Gayle Crowe has been a part of KNLS, in some capacity, since its beginning. In recent years he has been Vice President of Programming, coordinating the work of all our languages (English, Russian, Chinese, Arabic, English with an African sound, Spanish, and Portuguese). He grew up at the foot of the Rocky Mountains in Colorado, and now lives not far from the Smoky Mountains of Tennessee. He and his wife have two children and two granddaughters.
The day started out like every other day. Reginald Denny was a truck driver in the California city of Los Angeles. On that day he happened to turn a corner into a situation he didn’t expect. An out-of-control gang of enraged men stopped his truck, dragged him out, and beat him savagely. Mr. Denny was taken to the hospital in serious condition.
Now that much of the story isn’t why I’m telling you this. Sadly, that kind of thing happens every now and then in cities around the world. The reason I’m relating this story to you is what happened next. Mr. Denny’s recovery took months, but when he was better he asked to meet the men who had beaten him. He spent a few minutes face to face with them, shook hands with them, and said he forgave them. In spite of the fact they had nearly killed him, he forgave them. A reporter observing the scene wrote, “It is said that Mr. Denny is suffering from brain damage.”
That’s the way it is, isn’t it? Forgiveness is so rare—because it’s so difficult—that when it does occur, people don’t understand. “He must have brain damage,” they say. Or “He must not understand the situation.” “He must have an ulterior motive.” “He is so naïve.”
Forgiveness is an important principle talked about often in the Christian faith. Jesus Christ knew how difficult forgiveness is. In one of his prayers he said, “Forgive us our debts, as we also have forgiven our debtors.” But then he came back to the subject after the prayer as he said, “For if you forgive men when they sin against you, your heavenly Father will also forgive you. But if you do not forgive men their sins, your Father will not forgive your sins.” Wouldn’t you love to know why he came back to that topic? Maybe it was in response to a comment. Perhaps it was because of a questioning or disbelieving look he saw in the eyes of the crowd when people heard the words in the prayer, “Forgive us . . . as we have forgiven.”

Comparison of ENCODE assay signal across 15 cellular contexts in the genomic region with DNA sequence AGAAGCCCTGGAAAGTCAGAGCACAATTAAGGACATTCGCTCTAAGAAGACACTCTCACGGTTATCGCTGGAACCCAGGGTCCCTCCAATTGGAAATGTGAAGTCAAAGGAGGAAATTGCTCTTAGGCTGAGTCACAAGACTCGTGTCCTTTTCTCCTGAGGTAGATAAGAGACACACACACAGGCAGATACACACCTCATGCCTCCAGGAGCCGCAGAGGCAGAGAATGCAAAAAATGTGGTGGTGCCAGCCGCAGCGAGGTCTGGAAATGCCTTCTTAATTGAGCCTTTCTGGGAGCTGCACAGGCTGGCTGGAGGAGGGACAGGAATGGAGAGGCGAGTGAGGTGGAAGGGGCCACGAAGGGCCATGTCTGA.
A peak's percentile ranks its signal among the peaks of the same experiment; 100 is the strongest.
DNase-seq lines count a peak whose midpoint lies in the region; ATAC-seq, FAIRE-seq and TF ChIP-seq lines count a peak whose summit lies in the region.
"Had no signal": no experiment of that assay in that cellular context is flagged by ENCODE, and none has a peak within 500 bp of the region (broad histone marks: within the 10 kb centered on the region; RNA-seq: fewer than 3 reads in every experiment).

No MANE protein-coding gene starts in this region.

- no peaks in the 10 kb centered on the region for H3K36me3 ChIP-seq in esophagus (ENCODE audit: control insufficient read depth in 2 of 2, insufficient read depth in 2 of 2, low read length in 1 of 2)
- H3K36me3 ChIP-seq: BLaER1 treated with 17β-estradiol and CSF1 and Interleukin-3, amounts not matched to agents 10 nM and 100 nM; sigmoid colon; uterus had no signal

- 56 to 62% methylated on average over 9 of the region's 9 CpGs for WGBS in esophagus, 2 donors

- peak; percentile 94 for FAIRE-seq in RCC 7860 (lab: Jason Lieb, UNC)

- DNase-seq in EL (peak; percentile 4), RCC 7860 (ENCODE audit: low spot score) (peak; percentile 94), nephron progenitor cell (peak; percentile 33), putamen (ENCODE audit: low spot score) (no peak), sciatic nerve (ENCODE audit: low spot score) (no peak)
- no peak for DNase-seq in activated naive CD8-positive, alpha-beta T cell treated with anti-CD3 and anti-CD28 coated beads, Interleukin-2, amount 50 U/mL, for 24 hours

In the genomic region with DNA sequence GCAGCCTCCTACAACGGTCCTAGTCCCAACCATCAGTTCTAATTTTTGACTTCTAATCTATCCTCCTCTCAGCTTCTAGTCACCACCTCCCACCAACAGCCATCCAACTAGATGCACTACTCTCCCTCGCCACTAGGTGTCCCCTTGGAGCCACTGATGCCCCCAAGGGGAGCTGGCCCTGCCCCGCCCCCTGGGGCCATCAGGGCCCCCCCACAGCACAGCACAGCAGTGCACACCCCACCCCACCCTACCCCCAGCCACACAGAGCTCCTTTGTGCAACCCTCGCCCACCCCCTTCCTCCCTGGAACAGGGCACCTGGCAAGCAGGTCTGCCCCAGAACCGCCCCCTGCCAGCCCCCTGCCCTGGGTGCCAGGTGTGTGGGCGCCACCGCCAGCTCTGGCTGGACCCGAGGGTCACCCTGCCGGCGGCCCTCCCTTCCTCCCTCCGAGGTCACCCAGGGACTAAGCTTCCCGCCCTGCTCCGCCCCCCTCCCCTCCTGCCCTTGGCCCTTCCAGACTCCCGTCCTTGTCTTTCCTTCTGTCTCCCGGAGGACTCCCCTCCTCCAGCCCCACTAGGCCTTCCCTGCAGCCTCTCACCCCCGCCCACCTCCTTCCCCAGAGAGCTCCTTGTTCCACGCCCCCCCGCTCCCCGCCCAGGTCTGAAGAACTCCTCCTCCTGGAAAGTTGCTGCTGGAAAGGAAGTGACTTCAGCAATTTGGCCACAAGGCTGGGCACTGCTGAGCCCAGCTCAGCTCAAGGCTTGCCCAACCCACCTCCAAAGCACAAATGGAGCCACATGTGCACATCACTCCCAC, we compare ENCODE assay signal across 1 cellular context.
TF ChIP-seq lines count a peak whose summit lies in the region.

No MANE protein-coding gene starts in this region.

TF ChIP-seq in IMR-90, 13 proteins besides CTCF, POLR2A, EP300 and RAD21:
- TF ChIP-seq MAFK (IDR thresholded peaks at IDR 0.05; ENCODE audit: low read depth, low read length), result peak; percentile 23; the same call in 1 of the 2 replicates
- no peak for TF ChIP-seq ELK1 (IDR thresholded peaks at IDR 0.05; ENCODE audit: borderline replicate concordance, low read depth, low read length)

Interestingly, forgiveness is being talked about these days outside of churches. Psychologists and health professionals are talking about it, too. Recent research says that forgiving other people reduces such things as bitterness, anger, hostility, hatred, resentment, and fear, and that means our hearts, our immune system, even brain function and memory will improve. Research also shows that people who forgive tend to have more friends, and people with more friends tend to be healthier than people with few friends. Old Confucius was on to something when he said: “If you devote your life to seeking revenge, first dig two graves.”